A new study has revealed that in some Amazonian cultures, extramarital sexual affairs were common, and people believed that when a woman became pregnant, each of her sexual partners would be considered part-biological father.
The study by University of Missouri found that up to 70 percent of Amazonian cultures might have believed in the principle of multiple paternities.
"In these cultures, if the mother had sexual relations with multiple men, people believed that each of the men was, in part, the child's biological father," said Robert Walker, assistant professor of Anthropology in the College of Arts and Science.
Walker said sexual promiscuity was normal and acceptable in many traditional South American societies. He said married couples typically lived with the wife's family, which he says increased their sexual freedom.
"In some Amazonian cultures, it was bad manners for a husband to be jealous of his wife's extramarital partners," Walker said.
"It was also considered strange if you did not have multiple sexual partners. Cousins were often preferred partners, so it was especially rude to shun their advances."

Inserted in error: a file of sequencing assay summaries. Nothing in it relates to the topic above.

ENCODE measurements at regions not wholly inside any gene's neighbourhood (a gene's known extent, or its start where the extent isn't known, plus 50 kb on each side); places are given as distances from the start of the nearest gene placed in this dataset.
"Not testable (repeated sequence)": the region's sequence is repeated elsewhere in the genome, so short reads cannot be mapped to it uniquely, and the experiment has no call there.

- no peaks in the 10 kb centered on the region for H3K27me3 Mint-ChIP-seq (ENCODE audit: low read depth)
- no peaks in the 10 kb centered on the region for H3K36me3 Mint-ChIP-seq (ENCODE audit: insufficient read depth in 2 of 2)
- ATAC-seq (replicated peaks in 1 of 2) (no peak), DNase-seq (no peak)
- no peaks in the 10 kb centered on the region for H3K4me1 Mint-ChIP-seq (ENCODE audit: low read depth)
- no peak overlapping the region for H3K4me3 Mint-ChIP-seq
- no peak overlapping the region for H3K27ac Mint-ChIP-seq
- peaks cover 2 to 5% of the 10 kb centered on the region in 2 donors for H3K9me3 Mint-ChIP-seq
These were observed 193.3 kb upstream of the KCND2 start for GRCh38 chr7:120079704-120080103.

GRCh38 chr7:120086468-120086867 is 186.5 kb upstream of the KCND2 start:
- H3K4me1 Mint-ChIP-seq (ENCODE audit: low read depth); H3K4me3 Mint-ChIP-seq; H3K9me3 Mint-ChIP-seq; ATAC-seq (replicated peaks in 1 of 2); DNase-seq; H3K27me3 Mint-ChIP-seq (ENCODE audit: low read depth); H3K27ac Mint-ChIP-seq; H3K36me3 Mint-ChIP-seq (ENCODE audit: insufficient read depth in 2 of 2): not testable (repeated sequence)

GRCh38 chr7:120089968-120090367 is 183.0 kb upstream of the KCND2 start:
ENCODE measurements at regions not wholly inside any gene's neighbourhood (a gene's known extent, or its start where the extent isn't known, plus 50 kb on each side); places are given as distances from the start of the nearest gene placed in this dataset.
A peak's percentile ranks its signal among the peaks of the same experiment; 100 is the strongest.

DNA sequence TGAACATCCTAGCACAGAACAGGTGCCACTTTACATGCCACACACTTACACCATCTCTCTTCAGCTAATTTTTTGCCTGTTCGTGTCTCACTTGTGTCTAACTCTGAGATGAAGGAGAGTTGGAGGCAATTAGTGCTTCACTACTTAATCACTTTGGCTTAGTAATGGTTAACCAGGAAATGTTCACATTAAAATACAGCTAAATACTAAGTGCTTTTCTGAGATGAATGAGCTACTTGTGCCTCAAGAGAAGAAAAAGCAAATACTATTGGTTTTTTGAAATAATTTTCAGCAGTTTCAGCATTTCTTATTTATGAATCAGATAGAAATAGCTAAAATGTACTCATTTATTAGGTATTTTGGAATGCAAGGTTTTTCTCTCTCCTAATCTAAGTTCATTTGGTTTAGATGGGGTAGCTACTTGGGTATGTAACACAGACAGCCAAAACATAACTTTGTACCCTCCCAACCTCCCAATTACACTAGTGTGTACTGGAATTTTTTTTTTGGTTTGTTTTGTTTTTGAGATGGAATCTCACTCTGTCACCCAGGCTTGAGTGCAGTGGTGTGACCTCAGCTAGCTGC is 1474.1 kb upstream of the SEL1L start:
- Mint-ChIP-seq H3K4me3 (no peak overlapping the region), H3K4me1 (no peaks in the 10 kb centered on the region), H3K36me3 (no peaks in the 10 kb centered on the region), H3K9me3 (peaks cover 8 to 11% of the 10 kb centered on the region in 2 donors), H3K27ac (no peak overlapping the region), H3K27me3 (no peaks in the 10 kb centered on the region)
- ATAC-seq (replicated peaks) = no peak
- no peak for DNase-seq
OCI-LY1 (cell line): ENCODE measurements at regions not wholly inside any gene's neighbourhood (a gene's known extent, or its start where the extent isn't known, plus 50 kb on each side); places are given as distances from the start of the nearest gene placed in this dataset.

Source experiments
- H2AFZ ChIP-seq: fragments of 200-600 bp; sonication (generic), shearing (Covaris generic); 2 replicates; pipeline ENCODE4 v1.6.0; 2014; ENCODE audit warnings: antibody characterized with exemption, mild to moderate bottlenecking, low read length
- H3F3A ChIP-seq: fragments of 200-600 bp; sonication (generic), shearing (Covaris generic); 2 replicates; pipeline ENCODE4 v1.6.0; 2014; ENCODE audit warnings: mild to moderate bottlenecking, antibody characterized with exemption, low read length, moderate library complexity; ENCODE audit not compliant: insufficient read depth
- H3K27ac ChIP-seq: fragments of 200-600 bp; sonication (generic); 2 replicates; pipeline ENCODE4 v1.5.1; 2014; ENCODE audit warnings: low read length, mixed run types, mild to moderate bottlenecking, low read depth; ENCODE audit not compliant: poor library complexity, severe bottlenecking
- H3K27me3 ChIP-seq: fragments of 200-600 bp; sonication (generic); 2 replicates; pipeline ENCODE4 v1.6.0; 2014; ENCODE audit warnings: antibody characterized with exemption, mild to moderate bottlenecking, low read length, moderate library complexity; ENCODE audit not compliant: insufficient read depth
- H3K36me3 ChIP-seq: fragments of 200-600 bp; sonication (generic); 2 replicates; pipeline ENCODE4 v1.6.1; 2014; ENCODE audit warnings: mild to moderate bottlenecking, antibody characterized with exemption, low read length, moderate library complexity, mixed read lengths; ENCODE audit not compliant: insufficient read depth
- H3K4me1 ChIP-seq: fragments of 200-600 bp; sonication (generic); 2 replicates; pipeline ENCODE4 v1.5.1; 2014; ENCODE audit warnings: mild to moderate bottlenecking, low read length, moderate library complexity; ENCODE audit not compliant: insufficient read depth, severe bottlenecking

Walker's team analyzed ethnographies (the branch of anthropology that deals descriptively with cultures) of 128 societies across lowland South America, which includes Brazil and many of the surrounding countries.
The team has several theories. Women believed that by having multiple sexual partners they gained the benefit of larger gene pools for their children. Walker says women benefited from the system because secondary fathers gave gifts and helped support the child, which has been shown to increase child survival rates. In addition, brutal warfare was common in ancient Amazonia, and should the mother become a widow, her child would still have a father figure.
Men benefitted from the multiple paternity system because they were able to formalize alliances with other men by sharing wives. Walker hypothesizes that multiple paternity also strengthened family bonds, as brothers often shared wives in some cultures.
The study has been published in the journal Proceedings of the National Academy of Science. (ANI)